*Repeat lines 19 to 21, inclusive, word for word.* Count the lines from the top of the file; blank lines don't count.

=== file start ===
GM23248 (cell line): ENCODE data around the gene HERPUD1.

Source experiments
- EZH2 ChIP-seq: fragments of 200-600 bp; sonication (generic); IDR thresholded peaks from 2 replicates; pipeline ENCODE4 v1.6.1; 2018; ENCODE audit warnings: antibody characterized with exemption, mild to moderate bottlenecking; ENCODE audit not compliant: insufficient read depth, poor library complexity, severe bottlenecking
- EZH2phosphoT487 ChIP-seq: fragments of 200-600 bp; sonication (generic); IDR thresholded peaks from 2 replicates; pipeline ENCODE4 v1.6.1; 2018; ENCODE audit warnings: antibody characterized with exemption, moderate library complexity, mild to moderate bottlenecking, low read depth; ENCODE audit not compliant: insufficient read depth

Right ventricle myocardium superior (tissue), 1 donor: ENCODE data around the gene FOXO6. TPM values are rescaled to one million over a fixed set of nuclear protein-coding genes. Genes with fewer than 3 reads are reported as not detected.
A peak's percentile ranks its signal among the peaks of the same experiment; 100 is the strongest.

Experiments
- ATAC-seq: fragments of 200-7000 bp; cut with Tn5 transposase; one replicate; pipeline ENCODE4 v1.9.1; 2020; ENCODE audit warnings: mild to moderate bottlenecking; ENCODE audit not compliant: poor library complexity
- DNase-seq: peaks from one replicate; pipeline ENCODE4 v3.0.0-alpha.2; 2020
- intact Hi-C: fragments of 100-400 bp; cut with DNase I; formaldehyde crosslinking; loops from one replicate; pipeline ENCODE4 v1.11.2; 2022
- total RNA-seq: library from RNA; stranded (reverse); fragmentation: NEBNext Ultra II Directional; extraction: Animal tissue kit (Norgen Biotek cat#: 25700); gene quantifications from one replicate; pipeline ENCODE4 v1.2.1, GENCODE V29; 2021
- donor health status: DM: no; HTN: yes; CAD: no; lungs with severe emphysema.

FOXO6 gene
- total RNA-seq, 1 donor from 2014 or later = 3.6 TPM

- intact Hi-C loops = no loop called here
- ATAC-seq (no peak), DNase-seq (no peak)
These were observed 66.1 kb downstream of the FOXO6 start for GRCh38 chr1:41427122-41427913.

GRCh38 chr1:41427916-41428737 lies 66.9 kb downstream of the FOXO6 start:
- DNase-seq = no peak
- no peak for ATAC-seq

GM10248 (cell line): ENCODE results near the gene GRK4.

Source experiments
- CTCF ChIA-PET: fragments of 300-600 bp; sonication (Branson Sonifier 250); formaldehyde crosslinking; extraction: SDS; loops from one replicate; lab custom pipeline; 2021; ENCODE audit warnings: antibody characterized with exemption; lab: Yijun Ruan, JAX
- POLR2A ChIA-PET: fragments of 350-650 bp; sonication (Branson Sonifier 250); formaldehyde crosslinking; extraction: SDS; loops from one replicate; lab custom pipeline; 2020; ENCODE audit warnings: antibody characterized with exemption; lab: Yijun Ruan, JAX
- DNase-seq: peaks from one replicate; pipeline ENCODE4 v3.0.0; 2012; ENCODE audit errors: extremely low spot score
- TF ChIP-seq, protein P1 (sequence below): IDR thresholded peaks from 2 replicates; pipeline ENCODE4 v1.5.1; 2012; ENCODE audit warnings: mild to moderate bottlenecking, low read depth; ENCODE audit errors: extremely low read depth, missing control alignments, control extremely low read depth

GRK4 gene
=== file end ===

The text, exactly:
- DNase-seq = no peak
- no peak for ATAC-seq

GM10248 (cell line): ENCODE results near the gene GRK4.